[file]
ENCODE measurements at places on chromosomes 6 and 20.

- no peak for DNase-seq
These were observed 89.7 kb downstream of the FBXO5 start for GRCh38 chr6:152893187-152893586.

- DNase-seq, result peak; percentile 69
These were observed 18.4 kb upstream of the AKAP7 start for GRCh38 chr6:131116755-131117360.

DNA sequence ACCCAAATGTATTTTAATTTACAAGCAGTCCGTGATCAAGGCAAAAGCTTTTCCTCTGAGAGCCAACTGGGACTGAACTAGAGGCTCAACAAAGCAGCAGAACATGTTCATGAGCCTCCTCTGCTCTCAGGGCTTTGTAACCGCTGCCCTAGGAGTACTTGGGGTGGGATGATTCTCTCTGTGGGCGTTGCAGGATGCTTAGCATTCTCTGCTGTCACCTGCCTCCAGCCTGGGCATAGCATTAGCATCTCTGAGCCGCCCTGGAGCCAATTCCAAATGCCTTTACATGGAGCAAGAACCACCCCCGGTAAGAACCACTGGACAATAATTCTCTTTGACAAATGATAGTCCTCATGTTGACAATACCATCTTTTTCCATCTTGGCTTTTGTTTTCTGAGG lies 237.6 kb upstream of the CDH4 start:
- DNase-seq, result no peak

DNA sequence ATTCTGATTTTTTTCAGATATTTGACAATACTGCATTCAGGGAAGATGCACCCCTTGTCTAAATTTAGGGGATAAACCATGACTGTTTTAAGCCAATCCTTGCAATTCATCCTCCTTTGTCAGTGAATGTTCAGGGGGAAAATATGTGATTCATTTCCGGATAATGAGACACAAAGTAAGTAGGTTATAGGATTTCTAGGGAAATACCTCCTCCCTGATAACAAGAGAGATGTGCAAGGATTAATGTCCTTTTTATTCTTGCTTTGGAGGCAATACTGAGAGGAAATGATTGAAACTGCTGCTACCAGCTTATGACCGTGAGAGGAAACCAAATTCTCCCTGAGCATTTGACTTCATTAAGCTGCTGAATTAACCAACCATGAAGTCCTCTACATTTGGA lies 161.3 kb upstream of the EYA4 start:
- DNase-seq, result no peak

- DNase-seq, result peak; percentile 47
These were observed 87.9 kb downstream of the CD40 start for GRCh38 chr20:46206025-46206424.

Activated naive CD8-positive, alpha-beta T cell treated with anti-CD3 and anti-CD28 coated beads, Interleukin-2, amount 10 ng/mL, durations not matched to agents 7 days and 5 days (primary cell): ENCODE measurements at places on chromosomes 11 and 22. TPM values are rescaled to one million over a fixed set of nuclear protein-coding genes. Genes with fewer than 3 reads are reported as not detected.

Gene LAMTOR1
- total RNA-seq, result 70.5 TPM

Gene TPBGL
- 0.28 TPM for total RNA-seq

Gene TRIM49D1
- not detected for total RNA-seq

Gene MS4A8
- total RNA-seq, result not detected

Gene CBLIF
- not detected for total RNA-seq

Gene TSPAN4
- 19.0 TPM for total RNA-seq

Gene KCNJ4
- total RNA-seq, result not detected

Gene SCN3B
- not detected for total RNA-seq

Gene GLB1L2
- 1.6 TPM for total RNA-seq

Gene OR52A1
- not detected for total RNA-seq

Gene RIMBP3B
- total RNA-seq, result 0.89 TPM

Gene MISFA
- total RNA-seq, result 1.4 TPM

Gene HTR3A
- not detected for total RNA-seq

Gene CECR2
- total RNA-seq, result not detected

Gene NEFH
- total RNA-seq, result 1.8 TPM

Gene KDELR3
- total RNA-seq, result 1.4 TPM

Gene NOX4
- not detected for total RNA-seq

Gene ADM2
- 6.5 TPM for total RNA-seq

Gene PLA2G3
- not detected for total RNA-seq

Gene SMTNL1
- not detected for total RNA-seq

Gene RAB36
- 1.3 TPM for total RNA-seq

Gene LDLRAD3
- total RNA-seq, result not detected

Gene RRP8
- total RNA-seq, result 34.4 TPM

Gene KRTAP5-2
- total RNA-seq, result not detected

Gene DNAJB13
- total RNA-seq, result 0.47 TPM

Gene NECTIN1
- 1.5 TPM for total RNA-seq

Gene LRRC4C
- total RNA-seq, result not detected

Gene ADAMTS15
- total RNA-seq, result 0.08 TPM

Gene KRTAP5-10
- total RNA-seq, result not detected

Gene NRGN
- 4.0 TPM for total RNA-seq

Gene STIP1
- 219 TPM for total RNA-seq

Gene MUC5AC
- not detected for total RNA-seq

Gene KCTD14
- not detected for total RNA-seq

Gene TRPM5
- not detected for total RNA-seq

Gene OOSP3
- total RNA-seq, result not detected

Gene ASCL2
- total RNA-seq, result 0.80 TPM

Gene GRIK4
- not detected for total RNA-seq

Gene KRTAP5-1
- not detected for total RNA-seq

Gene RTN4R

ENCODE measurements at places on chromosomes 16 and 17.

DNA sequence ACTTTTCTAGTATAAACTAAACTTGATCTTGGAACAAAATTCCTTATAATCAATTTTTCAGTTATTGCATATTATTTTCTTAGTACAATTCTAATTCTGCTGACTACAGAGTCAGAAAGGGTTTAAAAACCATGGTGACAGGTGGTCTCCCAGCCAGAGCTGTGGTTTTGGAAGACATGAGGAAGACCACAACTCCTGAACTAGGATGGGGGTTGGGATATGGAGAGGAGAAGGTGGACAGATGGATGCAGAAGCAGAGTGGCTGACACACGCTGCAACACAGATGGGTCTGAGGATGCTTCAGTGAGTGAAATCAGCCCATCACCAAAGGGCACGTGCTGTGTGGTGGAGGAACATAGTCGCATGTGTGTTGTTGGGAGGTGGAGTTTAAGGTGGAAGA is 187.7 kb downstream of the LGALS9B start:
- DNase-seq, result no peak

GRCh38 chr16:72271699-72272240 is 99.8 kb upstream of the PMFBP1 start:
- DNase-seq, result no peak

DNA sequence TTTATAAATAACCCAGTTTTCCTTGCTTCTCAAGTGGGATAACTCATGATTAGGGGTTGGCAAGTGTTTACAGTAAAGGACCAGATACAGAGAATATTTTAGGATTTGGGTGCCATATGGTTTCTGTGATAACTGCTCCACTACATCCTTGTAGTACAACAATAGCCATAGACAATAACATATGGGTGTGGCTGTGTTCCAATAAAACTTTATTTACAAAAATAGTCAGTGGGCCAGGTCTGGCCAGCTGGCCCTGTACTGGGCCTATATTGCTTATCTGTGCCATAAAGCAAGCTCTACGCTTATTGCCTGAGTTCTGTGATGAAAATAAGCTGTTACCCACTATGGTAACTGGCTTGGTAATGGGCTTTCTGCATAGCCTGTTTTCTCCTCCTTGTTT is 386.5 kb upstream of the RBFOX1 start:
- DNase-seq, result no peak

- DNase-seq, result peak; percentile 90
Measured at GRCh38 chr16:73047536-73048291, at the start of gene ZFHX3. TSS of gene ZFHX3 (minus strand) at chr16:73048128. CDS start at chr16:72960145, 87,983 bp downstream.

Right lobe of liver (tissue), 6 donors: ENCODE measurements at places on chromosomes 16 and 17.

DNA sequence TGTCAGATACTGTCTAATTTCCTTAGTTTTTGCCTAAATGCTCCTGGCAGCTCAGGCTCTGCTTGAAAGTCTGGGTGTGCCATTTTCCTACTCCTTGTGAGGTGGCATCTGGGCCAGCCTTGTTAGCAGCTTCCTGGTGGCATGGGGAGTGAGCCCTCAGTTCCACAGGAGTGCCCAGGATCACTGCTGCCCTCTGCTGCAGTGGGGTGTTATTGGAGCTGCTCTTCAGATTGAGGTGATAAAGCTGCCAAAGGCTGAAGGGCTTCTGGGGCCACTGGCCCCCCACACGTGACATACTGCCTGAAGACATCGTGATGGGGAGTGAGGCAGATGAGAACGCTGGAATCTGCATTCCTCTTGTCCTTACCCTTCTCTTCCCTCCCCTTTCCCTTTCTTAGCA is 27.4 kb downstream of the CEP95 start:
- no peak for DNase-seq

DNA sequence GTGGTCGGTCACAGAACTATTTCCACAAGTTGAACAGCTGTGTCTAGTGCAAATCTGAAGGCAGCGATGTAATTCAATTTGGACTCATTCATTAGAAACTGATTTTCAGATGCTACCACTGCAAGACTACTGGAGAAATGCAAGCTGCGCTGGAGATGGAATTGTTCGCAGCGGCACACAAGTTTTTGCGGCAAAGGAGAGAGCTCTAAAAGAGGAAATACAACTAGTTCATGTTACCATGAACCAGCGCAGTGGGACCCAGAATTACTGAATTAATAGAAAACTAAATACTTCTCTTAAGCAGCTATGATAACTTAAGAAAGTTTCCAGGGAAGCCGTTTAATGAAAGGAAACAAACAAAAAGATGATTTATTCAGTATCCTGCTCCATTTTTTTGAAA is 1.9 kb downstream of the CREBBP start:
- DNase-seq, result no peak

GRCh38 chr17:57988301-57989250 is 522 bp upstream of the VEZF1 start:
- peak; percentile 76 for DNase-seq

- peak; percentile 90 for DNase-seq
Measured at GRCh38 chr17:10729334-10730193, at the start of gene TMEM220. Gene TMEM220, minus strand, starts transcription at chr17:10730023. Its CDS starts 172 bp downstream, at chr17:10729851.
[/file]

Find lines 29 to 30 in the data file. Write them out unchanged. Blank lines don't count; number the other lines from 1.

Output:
Gene GLB1L2
- 1.6 TPM for total RNA-seq